It was a humid September night as we biked along Main street, eventually replacing the lit-condo nightscape with the neon lights of the Electric Owl. Tonight, the venue featured Terror Bird, Painted Palms and Braids as part of the Olio Festival.
Despite the over-priced drinks and piss-poor beer selection, the large, open room and wide, raised stage have made this venue one of my favourites. The lighting is bright enough for people-watching and the layout allows easy movement for that run to the loo before the next band starts.
Vancouver’s Terror Bird was mid-set when we walked into the bar. Framed by the brightly lit stage, the local band played a series of synth pop tunes featuring the same two-four beat (the embodiment of an ‘80s motif). Lead singer Nikki Nevver has a rich voice and sang minimalist melodies overtop two angular synthesizers and poppy drum beats. A grey curtain swept across the stage at the end of the performance to shield our eyes from the disarray of set-up and take-down. The Electric Owl is truly a classy joint.
Painted Palms was a fabulous surprise, with a sound built around the clear and compelling vocals of Reese Donahue; I imagined the piano lessons and children’s choirs Donahue was subjected to as a tot. The San Francisco three-piece reminded me of Local Natives and No Gold, with dance guitar stylings making our shoes step in time. The echoey vocals and soaring melodies took centre stage, while the layered clicks and sound effects didn’t overwhelm. Painted Palms’ music pulled me to the front of the crowd, joining in with the existing sashay of hips and knee socks.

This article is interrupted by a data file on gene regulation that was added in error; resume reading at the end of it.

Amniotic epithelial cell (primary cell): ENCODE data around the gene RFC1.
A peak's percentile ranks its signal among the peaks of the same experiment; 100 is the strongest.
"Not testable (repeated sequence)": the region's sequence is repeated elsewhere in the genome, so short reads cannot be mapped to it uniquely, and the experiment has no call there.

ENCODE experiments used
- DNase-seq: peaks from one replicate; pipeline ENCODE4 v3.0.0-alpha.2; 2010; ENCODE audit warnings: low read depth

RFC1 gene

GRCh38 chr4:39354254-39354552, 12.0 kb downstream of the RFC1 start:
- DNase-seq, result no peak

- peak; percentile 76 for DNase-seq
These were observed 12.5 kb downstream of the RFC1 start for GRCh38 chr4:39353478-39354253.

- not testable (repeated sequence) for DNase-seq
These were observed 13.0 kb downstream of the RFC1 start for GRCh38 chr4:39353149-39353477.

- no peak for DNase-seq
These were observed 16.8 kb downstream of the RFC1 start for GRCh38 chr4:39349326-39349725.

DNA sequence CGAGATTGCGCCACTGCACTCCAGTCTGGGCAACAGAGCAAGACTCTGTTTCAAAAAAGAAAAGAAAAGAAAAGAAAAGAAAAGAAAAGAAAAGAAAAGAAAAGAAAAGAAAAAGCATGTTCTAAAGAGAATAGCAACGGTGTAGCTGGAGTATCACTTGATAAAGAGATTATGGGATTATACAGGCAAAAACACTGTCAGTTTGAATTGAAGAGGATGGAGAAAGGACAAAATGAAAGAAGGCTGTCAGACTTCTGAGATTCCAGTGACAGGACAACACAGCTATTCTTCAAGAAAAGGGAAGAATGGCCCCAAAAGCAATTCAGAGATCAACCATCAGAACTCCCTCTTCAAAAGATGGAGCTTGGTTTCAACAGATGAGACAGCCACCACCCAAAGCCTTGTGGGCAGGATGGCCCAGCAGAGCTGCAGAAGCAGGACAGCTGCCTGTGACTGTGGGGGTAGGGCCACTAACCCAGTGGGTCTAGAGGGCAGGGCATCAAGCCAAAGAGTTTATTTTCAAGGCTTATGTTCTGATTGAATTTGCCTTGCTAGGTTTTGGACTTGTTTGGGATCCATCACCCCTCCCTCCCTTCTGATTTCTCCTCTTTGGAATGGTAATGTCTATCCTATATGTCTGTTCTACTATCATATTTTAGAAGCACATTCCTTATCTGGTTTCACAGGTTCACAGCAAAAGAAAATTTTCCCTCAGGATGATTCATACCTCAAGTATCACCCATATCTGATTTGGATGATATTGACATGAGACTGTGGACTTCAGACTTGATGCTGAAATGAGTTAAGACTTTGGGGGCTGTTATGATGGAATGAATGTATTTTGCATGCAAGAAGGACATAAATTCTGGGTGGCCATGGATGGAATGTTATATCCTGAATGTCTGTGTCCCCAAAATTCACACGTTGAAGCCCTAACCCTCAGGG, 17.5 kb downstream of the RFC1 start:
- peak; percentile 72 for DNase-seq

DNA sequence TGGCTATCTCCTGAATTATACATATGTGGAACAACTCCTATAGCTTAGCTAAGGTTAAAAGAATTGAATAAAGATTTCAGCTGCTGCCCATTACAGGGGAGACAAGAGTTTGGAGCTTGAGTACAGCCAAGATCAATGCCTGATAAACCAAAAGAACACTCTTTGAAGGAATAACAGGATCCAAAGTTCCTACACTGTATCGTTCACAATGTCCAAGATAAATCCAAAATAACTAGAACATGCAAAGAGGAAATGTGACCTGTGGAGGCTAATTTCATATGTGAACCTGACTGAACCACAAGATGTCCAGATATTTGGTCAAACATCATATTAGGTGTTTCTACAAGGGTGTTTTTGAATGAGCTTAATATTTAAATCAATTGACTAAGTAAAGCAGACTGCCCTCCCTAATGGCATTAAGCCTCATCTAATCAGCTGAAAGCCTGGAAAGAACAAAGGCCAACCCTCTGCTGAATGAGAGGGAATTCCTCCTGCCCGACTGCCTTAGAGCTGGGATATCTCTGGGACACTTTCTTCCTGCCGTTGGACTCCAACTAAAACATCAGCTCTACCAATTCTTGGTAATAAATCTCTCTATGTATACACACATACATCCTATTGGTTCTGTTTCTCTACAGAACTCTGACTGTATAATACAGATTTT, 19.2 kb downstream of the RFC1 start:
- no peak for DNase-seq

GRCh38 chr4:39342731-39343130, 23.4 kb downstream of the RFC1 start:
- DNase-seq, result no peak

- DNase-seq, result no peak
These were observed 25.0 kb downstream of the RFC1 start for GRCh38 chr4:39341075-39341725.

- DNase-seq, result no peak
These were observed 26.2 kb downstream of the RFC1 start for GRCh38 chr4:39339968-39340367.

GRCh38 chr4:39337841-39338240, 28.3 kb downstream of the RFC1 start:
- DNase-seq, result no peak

The headliner of the evening was Montreal quartet Braids. More complex than the previous groups, Braids less-accessible but far more interesting. They created washes of sounds with layered vocals, sound effects and thunderous toms. The songs were built on extended loops, repeated with variation and resolving to the next with great satisfaction. Lead singer Raphaelle Standell-Preston projected a calm innocence not synonymous with the dark and sensuous lyrics. With whimsical melodies and a clear, high register, she executed perfectly-pitched intervals that wove into the percussive fabric. In rare moments, Standell-Preston let loose a satisfying upper register howl. The voices of all band members, meanwhile, created echoes and chordal textures leaving me with an intense desire to see the Dirty Projectors. In the post-midnight afterglow of a great show, we meandered back to our bikes and went in search of breakfast.